I've read crazy things, like the fact that Steve hits the drums hard, but you should know that everything is filtered through a mixer and he decides the volume of the drums regardless of whether one hits the drums hard or not.

Re: Steve Jordan talks
Posted by: drwatts ()
Date: November 26, 2023 00:24

Quote
Testify
I think that just comparing two musicians makes no sense.
Charlie is Charlie with his unmistakable style, Steve is Steve with his style, the most hateful thing would be to see Steve imitate Charlie, no one would want that I hope...in fact I think they told him "play how you feel right to play".
I've read crazy things, like the fact that Steve hits the drums hard, but you should know that everything is filtered through a mixer and he decides the volume of the drums regardless of whether one hits the drums hard or not.
. Awesome post. Steve Jordan is an absolute master drummer. He doesn't need anyone to tell him how to do anything. That's why Charlie chose him and the Stones have him as their drummer. No-one would been a better person for the gig. And yes he surely knows how to rock some cool rags and funky headwear.

Re: Steve Jordan talks
Posted by: gotdablouse ()
Date: November 26, 2023 02:02

Since this topic is called "SJ Talks", I think this recent article from Mojo is of interest, I've included the "surrounding part" of the article for context and I've bolded the specific SJ parts. There are some unusual comments from someone in the Stones camp or even from the Stones themselves, I guess he says it like he sees it ! Not sure what happened to the song he was writing (co-writing ?) when Mick asked (!) if Watt could come inside the studio in NY ;-)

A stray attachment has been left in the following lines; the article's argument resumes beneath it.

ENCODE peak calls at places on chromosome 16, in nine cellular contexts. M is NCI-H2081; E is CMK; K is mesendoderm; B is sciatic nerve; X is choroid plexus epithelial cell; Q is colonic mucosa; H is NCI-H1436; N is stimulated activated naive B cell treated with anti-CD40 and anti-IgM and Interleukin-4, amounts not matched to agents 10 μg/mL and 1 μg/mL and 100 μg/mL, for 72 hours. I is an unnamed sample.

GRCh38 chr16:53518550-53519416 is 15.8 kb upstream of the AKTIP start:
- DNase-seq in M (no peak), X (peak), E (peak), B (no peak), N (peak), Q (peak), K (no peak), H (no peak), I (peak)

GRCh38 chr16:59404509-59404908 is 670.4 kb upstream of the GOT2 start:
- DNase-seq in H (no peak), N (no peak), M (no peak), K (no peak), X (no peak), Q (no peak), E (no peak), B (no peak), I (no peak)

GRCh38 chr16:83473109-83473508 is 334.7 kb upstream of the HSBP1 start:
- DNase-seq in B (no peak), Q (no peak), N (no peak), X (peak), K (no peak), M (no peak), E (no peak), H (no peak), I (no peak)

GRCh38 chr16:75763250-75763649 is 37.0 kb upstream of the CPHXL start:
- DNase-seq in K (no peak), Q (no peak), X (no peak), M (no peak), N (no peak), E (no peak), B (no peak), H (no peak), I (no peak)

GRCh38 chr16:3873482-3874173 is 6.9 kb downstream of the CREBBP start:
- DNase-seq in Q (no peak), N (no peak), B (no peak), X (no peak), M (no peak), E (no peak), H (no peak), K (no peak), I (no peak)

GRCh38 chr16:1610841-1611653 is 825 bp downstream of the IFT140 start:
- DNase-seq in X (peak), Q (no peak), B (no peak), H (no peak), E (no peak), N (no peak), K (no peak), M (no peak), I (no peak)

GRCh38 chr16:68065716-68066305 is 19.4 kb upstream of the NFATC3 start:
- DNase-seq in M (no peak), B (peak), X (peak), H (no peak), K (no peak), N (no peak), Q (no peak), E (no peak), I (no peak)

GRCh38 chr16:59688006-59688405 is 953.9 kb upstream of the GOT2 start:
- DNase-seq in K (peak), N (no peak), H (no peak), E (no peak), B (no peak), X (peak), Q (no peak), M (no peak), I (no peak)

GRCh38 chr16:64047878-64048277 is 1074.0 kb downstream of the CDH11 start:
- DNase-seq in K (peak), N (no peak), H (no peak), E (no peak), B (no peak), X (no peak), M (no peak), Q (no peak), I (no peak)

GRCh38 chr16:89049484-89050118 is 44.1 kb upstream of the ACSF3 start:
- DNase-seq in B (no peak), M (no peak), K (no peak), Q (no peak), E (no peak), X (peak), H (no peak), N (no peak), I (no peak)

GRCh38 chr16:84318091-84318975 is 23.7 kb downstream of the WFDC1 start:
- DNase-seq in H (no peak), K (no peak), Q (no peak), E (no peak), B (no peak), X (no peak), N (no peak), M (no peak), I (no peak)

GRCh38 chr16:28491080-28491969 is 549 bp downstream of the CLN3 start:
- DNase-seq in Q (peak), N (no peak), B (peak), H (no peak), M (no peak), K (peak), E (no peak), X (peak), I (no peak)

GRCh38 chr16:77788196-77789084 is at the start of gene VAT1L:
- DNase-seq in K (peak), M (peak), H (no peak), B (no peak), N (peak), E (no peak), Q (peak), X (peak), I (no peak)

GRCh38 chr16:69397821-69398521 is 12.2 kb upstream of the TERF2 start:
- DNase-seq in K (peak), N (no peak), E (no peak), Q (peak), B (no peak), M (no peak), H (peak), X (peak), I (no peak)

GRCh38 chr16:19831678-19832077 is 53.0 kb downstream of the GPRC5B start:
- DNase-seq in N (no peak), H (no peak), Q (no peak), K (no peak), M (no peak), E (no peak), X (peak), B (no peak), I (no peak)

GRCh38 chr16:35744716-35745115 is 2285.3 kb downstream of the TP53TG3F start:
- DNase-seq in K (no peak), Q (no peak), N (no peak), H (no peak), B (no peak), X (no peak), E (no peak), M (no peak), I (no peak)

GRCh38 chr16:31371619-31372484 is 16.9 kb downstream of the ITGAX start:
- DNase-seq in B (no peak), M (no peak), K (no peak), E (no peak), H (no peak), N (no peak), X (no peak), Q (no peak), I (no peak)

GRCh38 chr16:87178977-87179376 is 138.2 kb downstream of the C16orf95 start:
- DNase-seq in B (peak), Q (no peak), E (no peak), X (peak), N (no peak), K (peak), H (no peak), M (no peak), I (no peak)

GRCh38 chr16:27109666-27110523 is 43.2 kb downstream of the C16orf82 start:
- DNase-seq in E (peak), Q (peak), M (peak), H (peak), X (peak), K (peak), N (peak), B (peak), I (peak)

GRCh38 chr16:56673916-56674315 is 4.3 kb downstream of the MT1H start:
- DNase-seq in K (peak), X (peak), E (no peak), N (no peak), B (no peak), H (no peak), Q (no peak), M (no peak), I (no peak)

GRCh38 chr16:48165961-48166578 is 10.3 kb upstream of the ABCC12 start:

Quote

Rolling & Tumbling

(...)Today’s looseness, you suspect, is born of confidence in a record, with its pop hooks, story-friendly celebrity contributions (Paul McCartney, Elton John, Stevie Wonder, Lady Gaga and Bill Wyman all guest) and au courant producer, that ticks all the Mick Jagger boxes, while featuring moments – the languid, live-sounding Dreamy Skies – that evoke the raw, unvarnished band of legend.

“The way we intended it to be was that it would have the soul of The Rolling Stones,” says Jagger, forcefully. “But nevertheless, sonically, if you put it next to something we recorded in the ’70s or ’80s, it’s not going to sound the same.”

There are plenty of Rolling Stones fans, of course, and maybe one or two Rolling Stones, who wouldn’t mind an album that sounded more like it was recorded in the ’70s, but not Jagger.

“His objective,” says drummer Steve Jordan, Watts’ replacement on-stage and now in the studio, “was, I guess, to be competitive or relevant, relevant to a new generation of people. And also, as Mick said to me, it would be nice to have a couple of hits on the thing.”